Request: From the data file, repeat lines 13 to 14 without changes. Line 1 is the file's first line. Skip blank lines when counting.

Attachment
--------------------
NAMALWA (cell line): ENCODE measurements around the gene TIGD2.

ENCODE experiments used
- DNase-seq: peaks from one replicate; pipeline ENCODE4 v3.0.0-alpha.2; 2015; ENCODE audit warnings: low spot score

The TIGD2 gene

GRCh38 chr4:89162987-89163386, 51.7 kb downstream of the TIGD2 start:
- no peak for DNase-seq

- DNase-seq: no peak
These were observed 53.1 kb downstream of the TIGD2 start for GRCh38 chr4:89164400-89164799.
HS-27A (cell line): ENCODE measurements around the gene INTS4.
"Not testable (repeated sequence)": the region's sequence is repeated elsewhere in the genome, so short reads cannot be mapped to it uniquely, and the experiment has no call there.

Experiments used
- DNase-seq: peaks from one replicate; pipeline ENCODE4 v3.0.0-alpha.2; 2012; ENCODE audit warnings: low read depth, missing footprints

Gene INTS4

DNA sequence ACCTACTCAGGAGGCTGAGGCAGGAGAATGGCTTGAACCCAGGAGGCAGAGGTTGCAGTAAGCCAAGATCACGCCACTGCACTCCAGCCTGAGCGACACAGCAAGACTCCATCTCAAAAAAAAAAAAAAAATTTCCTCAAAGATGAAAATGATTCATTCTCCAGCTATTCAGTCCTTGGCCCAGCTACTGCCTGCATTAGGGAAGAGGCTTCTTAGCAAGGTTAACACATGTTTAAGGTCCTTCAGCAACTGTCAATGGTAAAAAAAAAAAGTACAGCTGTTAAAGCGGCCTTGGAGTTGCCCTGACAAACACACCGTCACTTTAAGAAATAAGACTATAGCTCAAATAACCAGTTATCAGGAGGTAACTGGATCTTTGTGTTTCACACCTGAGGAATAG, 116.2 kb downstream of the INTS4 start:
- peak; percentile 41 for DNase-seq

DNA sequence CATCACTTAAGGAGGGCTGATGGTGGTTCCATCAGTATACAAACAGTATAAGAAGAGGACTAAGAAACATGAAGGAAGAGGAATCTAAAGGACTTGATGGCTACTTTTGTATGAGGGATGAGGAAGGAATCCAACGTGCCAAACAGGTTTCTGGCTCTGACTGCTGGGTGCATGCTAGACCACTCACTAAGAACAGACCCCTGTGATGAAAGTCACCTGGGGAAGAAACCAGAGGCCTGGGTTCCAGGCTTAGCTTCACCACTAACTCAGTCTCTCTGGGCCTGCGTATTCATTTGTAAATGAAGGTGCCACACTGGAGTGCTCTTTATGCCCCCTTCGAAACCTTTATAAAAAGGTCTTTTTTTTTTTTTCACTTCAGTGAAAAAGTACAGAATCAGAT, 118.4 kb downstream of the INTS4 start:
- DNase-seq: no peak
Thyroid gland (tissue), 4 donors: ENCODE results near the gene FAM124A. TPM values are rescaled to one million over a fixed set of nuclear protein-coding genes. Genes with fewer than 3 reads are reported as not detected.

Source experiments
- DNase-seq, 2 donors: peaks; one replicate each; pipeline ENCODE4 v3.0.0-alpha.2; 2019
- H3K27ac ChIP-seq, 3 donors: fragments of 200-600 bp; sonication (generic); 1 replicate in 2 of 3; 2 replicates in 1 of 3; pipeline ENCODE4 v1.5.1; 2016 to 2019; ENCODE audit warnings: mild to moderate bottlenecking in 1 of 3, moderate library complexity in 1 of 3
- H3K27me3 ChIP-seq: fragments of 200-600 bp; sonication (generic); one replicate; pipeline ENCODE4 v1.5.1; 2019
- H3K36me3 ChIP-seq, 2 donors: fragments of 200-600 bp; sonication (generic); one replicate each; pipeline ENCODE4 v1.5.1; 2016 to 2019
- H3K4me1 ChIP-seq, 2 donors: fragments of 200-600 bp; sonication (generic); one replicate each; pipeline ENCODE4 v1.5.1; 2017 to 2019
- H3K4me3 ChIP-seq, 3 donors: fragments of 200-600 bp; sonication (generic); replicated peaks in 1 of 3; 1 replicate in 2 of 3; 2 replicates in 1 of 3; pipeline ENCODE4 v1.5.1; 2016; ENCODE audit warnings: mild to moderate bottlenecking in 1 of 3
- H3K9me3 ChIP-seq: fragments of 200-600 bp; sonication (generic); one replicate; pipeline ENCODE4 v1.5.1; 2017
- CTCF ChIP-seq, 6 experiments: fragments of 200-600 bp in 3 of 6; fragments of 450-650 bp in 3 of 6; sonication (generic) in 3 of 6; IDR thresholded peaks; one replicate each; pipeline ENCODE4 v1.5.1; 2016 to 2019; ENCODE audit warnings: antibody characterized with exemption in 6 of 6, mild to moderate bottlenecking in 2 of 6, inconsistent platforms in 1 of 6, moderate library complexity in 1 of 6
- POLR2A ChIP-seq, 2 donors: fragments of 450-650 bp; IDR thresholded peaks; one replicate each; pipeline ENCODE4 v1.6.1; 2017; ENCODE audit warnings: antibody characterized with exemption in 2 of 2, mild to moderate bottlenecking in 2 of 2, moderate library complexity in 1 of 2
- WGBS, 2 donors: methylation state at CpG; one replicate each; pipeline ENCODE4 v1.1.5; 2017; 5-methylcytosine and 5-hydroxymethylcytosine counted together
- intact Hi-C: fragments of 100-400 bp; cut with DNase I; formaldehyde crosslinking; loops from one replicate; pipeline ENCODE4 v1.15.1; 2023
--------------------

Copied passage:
Gene INTS4

DNA sequence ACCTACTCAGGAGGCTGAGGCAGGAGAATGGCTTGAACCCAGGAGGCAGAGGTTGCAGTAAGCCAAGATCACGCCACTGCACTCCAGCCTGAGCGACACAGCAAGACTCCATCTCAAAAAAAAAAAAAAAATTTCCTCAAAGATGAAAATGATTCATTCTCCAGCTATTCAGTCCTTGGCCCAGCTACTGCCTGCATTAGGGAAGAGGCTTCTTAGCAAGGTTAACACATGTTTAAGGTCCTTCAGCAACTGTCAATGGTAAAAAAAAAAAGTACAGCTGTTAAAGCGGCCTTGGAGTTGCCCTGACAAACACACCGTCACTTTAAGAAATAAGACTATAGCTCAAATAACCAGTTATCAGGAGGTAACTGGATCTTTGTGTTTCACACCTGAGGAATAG, 116.2 kb downstream of the INTS4 start: